well i'm still trying to find my place within the photography community and was wondering how to do great landscapes. what would you say are the key disciplines of landscape photography? Below is my crude and basic attempts, Any suggestions on what to add or do better?
The landscape is the supreme test of the photographer, and often the supreme disappointment -- Ansel Adams. The key disciplines are the disciplines of photography: light, metering, exposure, composition. You have to grasp those to achieve what you want.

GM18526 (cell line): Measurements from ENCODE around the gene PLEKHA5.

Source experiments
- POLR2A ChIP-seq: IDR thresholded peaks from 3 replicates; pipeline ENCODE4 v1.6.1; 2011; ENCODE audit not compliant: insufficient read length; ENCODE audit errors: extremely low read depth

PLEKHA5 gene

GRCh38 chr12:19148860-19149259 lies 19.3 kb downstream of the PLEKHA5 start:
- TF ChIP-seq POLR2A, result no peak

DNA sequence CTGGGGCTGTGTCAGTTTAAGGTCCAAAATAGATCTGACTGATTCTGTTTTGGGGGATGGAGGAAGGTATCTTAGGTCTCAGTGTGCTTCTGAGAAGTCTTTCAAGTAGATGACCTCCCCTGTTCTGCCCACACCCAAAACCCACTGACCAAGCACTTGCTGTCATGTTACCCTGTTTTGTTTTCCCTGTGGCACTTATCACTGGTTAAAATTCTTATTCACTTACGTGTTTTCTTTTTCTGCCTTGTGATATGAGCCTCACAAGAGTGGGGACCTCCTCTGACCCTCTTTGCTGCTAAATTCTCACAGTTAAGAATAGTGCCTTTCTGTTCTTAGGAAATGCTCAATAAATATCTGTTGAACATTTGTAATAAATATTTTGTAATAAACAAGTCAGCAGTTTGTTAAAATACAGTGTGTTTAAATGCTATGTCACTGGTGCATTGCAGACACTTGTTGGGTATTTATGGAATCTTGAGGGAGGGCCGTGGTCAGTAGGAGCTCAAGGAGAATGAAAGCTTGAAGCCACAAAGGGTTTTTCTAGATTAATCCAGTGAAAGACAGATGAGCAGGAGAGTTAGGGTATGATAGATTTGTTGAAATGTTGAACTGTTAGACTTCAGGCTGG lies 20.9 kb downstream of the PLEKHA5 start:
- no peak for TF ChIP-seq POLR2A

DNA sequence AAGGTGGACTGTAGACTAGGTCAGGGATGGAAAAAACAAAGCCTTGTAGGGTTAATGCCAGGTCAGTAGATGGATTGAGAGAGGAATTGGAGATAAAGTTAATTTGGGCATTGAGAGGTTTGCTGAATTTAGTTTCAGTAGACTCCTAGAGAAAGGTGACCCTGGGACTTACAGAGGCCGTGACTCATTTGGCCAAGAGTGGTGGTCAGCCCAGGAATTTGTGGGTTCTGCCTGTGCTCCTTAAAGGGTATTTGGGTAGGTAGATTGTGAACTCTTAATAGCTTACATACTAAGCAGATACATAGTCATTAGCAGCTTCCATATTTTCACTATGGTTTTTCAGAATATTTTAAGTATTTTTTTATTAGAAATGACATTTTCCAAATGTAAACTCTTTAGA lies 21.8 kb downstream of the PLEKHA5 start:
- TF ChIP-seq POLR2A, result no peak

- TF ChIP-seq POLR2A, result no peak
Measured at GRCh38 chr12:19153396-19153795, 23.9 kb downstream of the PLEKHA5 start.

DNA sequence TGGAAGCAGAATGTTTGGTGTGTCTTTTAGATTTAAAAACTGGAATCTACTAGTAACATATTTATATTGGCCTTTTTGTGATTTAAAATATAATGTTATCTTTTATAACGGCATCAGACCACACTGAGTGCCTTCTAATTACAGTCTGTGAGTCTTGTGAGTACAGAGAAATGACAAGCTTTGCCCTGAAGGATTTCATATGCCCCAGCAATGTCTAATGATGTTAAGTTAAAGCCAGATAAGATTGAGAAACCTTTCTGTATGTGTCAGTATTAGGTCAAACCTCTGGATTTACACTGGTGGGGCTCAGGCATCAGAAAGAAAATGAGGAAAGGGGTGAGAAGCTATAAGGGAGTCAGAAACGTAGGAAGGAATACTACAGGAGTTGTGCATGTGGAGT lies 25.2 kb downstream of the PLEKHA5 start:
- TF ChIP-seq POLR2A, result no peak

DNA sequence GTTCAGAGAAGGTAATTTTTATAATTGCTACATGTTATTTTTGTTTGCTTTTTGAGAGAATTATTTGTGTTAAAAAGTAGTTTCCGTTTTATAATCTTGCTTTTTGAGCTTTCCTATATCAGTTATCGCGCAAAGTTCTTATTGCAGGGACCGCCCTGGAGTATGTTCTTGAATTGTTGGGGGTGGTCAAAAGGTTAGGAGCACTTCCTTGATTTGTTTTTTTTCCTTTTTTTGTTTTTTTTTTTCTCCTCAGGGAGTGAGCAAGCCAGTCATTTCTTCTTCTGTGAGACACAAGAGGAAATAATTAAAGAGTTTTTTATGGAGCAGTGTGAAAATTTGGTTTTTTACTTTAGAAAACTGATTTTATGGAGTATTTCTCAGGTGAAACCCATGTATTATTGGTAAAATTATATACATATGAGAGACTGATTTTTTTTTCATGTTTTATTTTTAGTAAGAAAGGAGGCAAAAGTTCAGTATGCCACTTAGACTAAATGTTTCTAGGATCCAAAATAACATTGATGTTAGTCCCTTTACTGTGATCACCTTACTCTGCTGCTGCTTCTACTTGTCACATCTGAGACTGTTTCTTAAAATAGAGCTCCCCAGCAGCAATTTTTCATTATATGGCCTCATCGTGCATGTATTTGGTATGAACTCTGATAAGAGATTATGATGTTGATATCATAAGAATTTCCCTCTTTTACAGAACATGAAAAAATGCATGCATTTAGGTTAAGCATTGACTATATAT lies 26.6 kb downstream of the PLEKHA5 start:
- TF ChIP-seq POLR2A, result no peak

First of all, you do have to get your images in focus - one of the primary disciplines of just about any area of photography. When I looked at the larger version of this one, it looks very fuzzy, so it appears that very little of it is really sharp and in focus. As hirejn has already said the key disciplines of landscape photography are the same as just about any other area of photography. If you are really interested in landscape photography, then you might want to study some of the "masters" - Ansel Adams, Galen Rowell, Eliot Porter, Rob Sheppard, Michael Frye, the Muenches, Paul Caponigro, Alain Briot, to name a few. I am not suggesting that you copy what they have done, but the way they composed an image and the elements of composition that they use to compose it are all part of the "discipline". In this digital world, you do have to know about the "exposure triangle", and how to use its components to capture the best images. You also have to develop a certain proficiency in the use of post-processing software such as Lightroom and/or Photoshop in the digital darkroom. After all, Ansel Adams was a master in post-processing in the film darkroom and look at the results he produced. Hope this helps you focus on the "discipline". Oh yes, another key in this digital world - practice, practice, practice and then practice some more. The Internet is one of your best friends in your pursuit of this "discipline".